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Software could boost firefighter safety

BY HEATHER MOYER | Gaithersburg, MD | August 16, 2000

Firefighter safety is receiving a boost from a new program that is helping scientists and fire engineers learn more about why fires react the way they do. The Fire Dynamics

Simulator (FDS) is a software program recently released by the Building and Fire Research Laboratory (BFRL) at the National Institute of Standards and Technology (NIST) in

Gaithersburg, MD.

The software has been being developed for more than 10 years, but has only been out for use since February of this year. FDS predicts smoke and air flow movement caused

by fire, wind, ventilation systems, and more. The Smokeview part of FDS allows those predictions to be viewed on the computer screen in an animated sequence of the user's


Dr. Kevin McGrattan is one of the developers of FDS. He's been with BFRL for more than ten years now and has watched the evolution of the program. McGrattan said the

program is aimed to beat the challenges of fire testing in real life. "Fire testing is expensive," he said. "Computer models are cheaper and easier than the (real) tests."

In the past, McGrattan said similar programs cost from anywhere between $5,000 to $25,000. FDS is available from BFRL for free. Outside of BFRL's walls, FDS is

mostly being used by fire engineers and investigators who must determine what caused fires and sometimes why they were deadly.

Most recently the Washington, D.C., fire department asked for BFRL's assistance after learning about the FDS program. In May of 1999, a fire in Washington, D.C.,

killed two firefighters and injured several others. The fire department wanted to know why those two firefighters died and why another was severely injured but not killed.

McGrattan said they tried to recreate the fire situation in the program based on the descriptions of those in it and other details from those who investigated it afterward.

The results were given to the fire department and they learned through the visual demonstration Smokeview gave that certain actions the firefighters took downstairs in the

home most likely led to the intense flames running upstairs from the basement at an incredible speed, killing two firefighters and severely burning another. McGrattan said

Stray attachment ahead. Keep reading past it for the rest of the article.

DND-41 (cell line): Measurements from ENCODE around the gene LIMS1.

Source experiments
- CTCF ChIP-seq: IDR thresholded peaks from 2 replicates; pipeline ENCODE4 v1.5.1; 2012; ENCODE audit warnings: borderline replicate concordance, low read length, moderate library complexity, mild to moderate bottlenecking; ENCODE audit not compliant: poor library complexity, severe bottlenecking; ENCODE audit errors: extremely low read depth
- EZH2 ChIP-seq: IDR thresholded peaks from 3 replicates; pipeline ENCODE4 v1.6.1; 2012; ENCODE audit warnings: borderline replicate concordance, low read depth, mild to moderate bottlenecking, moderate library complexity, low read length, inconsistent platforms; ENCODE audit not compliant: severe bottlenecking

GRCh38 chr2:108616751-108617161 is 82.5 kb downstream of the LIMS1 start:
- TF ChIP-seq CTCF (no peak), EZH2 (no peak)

the rapid fire movement in this case is called a "flashover" or a "backdraft."

In the Smokeview demonstration of that fire, the flashover came up the stairs, killed the firefighter in the basement doorway, went up across the ceiling burning the firefighter

in the middle, and then came down the back wall killing the third firefighter standing behind the other two. All of this happened in only seconds when firefighters opened a

door to the basement, giving the stalled basement fire the fuel it needed to re-ignite at an incredible speed (a flashover).

Because of FDS' reconstruction ability, McGrattan said many of the models are finding themselves in courtrooms for arson cases. He said, however, that the re-constructions

are just models and are just based on what the witnesses' described, not on exactly what happened. "It's a tricky thing, we have to guess on lots of it, such as where the fire

started and more," he said, "You really have to piece it together and we have to be careful to say 'This is what we think happened.' "

McGrattan said those using the software now are helping BFRL improve it too. "It's still in the developmental stages, and the development phase is interactive," he said, "We're

working with people (on the outside) who are very knowledgeable and as they learn more, we learn more about what they need."

He noted that the Washington, D.C., fire department's results helped spread the word about FDS and has made it more popular. While BFRL is sticking with reconstructing

and modeling structure fires, McGrattan said many agencies in the west are aiming to build similar software programs to help them learn more about wildfire prevention and

causes. BFRL uses FDS for design as well, as McGrattan said they model more controlled fire situations with it and then compare those situations to reality.

FDS controlled situation models help BFRL learn more about designing effective sprinkler systems for buildings and about where to put smoke detectors, said McGrattan. He

added that FDS can't help them explain why a fire started (yet), but it is helping fire departments learn more about effective firefighting, and that could decrease the number of

firefighters dying or being injured on the job.

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